After an eye-opening trip to Haiti, Adrian Falco is focused on the challenges of delivering medical supplies there.
When Texas Tech University senior Adrian Falco receives his bachelor's degree in biochemistry at this weekend's commencement ceremony, he'll take with him a number of other accomplishments as well.
Falco won this year's Texas Tech Parents Association Student Academic Leadership Award representing the College of Arts & Sciences. The native of Friendswood is president of the Bayless Elementary Mentoring Program, an Honors College initiative. And, as his last step before beginning medical school at the Texas Tech University Health Sciences Center, he's finishing his Honors thesis on the challenges of delivering medical supplies and services to Haiti.
Falco began mentoring students at Bayless Elementary during his freshman year as one of 52 Honors College mentors who met once a week with their mentees to play board games and do other engaging activities.
That first year, Falco mentored two students and helped them identify academic subjects they might be interested in. One, a fourth-grader, showed an interest in science – particularly chemistry. So Falco set to work designing a special program for that student.
"By the end of the year, the fourth-grader could recite half of the periodic table by memory," Falco said. Encouraged by his student's progress, Falco organized a fundraising campaign to provide full scholarship funding for the child to attend Shake Hands with Your Future, an academic summer camp at Texas Tech offered through the Division of Diversity, Equity & Inclusion's College Connect program. The campaign was so successful it raised enough funds to help other Bayless students attend the camp.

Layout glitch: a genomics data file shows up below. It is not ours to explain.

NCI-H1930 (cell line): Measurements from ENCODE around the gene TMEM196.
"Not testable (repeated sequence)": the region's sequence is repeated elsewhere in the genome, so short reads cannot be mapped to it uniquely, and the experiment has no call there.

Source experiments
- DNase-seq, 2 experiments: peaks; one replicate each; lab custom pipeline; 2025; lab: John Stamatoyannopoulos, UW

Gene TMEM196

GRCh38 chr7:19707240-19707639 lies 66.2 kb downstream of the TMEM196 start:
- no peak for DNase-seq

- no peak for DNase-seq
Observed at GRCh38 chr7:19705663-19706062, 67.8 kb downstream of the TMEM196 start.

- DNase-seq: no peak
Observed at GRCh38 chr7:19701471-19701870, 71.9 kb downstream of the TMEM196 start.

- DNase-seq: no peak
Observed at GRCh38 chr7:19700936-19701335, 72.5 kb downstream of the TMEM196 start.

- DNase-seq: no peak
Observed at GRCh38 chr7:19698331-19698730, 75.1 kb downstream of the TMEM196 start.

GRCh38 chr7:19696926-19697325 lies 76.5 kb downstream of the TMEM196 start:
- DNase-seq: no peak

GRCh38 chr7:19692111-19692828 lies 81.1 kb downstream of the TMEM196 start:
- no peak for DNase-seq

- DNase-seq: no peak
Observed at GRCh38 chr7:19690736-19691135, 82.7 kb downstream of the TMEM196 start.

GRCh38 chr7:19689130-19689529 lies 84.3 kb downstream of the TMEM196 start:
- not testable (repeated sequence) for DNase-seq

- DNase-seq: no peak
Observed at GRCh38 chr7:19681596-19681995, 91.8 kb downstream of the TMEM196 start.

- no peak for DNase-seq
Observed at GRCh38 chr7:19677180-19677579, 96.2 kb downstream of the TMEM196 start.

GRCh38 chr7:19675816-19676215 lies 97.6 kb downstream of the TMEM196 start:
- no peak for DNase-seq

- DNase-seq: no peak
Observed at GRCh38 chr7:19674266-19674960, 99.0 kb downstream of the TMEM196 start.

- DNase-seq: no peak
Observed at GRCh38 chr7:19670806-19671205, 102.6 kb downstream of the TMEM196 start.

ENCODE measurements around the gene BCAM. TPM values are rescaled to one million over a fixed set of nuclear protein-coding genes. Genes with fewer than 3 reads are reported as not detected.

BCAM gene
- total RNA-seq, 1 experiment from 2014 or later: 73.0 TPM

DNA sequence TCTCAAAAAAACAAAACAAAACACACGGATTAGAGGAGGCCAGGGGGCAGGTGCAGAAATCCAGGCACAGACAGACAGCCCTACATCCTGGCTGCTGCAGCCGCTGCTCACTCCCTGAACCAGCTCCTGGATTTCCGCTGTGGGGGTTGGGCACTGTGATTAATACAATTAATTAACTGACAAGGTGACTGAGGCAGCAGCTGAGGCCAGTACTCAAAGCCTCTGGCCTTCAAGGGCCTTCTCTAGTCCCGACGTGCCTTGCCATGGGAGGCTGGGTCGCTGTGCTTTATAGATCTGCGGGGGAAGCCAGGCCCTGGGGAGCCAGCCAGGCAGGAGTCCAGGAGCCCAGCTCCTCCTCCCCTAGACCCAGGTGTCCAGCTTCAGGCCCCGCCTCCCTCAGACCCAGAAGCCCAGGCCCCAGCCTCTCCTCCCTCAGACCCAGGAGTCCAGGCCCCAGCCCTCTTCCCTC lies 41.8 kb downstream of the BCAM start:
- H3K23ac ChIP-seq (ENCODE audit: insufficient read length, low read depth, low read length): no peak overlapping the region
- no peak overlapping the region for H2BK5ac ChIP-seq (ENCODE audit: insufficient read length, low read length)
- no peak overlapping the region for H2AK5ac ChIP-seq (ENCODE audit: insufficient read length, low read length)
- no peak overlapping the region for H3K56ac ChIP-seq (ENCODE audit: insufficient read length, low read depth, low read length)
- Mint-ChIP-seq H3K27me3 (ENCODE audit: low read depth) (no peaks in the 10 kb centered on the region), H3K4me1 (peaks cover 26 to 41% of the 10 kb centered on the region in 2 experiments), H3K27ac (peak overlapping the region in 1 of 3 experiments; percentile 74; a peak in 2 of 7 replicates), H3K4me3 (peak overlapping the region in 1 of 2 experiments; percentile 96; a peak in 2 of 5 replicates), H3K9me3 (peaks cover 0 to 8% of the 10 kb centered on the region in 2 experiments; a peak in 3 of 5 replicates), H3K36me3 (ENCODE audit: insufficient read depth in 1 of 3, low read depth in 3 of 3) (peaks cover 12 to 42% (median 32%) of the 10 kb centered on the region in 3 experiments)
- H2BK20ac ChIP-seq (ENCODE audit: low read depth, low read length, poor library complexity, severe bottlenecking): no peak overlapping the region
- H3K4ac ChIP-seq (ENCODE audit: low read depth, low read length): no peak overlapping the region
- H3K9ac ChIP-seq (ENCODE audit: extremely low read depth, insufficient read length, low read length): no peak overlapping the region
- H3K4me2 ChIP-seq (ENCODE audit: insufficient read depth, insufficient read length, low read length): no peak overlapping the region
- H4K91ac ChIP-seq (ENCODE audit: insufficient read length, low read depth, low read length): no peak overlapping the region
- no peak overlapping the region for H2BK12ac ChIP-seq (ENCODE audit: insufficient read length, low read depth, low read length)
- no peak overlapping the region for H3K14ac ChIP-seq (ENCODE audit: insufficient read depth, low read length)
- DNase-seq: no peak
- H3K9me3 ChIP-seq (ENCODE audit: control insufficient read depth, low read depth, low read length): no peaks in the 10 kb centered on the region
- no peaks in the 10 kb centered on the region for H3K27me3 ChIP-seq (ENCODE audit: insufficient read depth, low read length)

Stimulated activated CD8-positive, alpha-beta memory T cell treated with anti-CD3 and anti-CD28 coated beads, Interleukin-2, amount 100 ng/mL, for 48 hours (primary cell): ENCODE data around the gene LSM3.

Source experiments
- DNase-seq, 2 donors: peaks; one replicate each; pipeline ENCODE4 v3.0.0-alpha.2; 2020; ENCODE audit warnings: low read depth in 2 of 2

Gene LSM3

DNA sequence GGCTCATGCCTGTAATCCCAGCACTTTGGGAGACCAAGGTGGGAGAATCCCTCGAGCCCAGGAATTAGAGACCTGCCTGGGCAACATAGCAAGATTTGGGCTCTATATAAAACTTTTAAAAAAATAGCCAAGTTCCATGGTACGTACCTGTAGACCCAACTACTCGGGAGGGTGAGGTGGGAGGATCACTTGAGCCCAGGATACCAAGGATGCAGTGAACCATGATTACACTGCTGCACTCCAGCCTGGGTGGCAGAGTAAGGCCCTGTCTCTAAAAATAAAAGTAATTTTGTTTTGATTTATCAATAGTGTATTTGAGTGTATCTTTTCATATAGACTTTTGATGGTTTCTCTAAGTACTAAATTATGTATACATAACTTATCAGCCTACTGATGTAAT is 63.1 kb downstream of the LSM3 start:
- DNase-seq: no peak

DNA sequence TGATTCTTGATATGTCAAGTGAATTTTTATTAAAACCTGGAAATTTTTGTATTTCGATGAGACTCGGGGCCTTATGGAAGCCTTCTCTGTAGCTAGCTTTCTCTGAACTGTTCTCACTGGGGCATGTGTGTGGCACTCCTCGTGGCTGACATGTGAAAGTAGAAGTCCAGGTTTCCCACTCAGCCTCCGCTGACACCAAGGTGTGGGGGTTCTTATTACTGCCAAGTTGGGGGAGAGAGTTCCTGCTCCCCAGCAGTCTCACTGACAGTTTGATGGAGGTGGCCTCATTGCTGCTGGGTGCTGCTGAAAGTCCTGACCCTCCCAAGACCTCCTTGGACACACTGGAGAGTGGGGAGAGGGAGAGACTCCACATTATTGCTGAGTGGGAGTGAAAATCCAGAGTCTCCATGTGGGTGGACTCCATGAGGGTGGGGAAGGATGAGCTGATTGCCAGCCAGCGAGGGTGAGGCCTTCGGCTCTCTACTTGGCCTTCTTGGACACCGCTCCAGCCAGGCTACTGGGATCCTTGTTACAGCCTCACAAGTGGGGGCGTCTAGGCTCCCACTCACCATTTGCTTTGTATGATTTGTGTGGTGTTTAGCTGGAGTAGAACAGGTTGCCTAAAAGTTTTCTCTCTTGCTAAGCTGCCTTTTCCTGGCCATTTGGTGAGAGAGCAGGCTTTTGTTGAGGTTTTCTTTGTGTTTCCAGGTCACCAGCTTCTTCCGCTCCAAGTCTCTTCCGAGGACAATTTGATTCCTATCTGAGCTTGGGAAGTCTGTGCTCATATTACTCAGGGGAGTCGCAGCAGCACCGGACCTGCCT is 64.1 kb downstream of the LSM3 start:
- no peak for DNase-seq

Now preparing to end his term as its president, Falco says the program has grown to more than 100 mentors strong.
Of course, Falco isn't just passionate about helping children. As an aspiring physician, he also wants to bring attention to health care needs around the world.
His Honors College thesis on delivering medical supplies and services to developing countries is based on a trip he made to Haiti last summer. Through the Haiti Partnership ministry of Highland Park United Methodist Church in Dallas, he spent a week observing medical teams in Petit-Goâve, a coastal town of 12,000 people about two hours southwest of the Haitian capital, Port-au-Prince. During his time there, Falco noted the lack of infrastructure that remains nearly a decade after a 5.9-magnitude earthquake directly beneath Petit-Goâve killed 1,000 people.
"There's no clean running water for the Haitians," he said. "A lot of buildings were in shambles."
There's also a drastic shortage of available medical care. Petit-Goâve has no eye doctors, so while working with Dallas ophthalmologist Dr. Gary Fish of Texas Retina Associates, Falco saw firsthand the great need of many Haitian people with eye diseases. He remembers one woman in particular – an elderly woman with patches over both eyes – who suffered from detached retinas.
"It was a problem that would have been easily solved in this country," Falco says, "but in Haiti it was hopeless."
It's problems like this that he hopes to solve.
"Quality health care is one of the most important things," he said. "Without it, you have nothing."